Embedded Hybrid Controller team here! We’ve been having a blast configuring the main controller for the car, messing around with data communication, and learning about Simulink.
Just so you know this year we’re building a parallel hybrid where the motor and internal combustion engine (ICE) drive the rear axle. This has led us down a long and windy path of torque splitting, torque vs. speed control, and other hybrid vehicle control algorithms. We’re still diggin into it but here’s a quick view of our initial attempt at simulating the powertrain:
This is a top level diagram and we’re working at getting all the different components such as the engine and motor working in unison. We have a mentor at MathWorks that is teaching us to use Simulink and model hybrid vehicles. Shout out to Wit! Thanks!
On the hardware front we have made considerable process! By that I mean all the hardware is chosen and working! We’ve got a very fancy oscilloscope that can decode CAN messages to help us debug and we’re using an Arduino Mega with a CAN-BUS and RS-485 shield to transmit CAN messages from the motor controller, engine control unit (ECU), and battery management system (BMS) to our controller. So far we are not hooked up to the actual components but we are testing our hardware by generating CAN signals from the scope and sending those out. The controller itself is from SunEdison and has a Freescale iMX286 processor and can act as a Wi-Fi host. Here’s a few pictures to make this description a little more clear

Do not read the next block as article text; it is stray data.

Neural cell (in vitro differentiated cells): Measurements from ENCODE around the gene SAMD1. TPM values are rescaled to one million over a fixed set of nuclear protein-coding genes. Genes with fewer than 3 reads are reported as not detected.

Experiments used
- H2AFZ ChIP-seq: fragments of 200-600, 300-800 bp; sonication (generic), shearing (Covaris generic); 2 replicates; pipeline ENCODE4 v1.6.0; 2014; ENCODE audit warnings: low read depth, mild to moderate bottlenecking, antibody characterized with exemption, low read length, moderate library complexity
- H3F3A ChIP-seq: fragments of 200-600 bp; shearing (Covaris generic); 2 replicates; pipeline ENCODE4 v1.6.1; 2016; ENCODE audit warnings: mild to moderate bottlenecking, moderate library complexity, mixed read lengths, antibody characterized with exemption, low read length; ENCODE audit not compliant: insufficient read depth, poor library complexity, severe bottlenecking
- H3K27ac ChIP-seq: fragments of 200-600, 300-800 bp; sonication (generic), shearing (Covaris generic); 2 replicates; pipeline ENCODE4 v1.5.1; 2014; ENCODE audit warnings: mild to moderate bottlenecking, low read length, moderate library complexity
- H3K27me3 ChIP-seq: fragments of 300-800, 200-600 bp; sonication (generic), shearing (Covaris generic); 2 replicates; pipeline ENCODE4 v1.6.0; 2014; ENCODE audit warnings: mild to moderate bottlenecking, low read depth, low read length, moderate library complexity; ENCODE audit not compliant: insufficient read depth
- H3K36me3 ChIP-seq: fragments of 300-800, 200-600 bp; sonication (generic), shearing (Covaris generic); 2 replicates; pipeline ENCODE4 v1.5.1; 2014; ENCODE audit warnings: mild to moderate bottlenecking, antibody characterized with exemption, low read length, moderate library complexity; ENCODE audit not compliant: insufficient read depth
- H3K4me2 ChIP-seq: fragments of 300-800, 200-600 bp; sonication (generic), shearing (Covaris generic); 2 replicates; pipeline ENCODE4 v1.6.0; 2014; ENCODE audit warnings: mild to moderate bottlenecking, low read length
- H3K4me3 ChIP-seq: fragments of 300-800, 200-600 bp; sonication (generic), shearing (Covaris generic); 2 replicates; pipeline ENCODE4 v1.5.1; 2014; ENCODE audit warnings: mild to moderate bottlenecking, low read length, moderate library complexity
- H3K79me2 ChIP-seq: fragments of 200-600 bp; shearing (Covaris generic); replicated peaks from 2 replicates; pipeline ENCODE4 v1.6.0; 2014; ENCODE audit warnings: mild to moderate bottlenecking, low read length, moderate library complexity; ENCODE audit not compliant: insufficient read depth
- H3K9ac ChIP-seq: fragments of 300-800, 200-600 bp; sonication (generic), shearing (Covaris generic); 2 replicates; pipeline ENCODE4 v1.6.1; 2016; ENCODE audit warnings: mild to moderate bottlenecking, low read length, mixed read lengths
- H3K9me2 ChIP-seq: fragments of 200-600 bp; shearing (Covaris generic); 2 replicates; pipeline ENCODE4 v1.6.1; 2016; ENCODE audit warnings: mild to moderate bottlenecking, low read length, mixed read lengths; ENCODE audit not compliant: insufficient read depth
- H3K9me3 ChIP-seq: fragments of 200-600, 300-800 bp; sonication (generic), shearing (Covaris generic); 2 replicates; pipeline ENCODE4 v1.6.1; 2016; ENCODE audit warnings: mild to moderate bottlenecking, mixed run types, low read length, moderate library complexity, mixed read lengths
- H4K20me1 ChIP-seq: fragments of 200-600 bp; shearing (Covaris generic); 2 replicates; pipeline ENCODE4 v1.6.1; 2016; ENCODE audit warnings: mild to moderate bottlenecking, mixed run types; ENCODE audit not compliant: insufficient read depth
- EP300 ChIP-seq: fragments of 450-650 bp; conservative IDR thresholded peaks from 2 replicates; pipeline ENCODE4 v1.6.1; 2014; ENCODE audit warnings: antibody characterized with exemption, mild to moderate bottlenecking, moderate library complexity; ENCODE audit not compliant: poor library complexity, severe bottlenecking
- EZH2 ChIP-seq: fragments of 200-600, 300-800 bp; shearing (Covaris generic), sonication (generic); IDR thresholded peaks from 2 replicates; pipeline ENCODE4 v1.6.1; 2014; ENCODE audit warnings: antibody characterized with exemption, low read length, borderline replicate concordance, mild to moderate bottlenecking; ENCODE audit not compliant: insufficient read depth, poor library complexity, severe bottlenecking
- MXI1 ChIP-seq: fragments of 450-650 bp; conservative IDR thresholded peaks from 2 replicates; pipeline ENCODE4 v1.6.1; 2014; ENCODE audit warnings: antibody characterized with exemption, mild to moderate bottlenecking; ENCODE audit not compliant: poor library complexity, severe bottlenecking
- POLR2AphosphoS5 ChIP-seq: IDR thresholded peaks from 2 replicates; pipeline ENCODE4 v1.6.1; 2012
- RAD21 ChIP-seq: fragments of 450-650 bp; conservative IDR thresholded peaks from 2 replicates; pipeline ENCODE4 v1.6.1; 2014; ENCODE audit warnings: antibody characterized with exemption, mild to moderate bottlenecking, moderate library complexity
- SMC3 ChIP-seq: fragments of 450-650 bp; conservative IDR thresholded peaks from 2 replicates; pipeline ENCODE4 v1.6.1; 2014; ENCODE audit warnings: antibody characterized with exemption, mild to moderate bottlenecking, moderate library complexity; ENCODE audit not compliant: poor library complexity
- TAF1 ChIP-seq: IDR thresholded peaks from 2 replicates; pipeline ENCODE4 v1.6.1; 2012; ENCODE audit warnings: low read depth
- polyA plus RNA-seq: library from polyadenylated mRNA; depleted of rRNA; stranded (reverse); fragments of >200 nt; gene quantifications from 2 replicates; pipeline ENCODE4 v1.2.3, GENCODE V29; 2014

So we do have communication between devices that send CAN messages (ECU, motor controller, and BMS in theory) and the controller, but what good is data if you can’t share it!?
Part of our project is to display data (engine RPM, engine temperature, battery state of charge, etc.) in real time to help diagnose performance issues. To do this we will activate the controller as a Wi-Fi host and display the data on a web app we are building. This is to be developed in the winter, for right now we’re a bit tied up with creating and validating test procedures for the hardware.
We’ve done a lot of work but there is a lot more to do! We’ll update you again soon!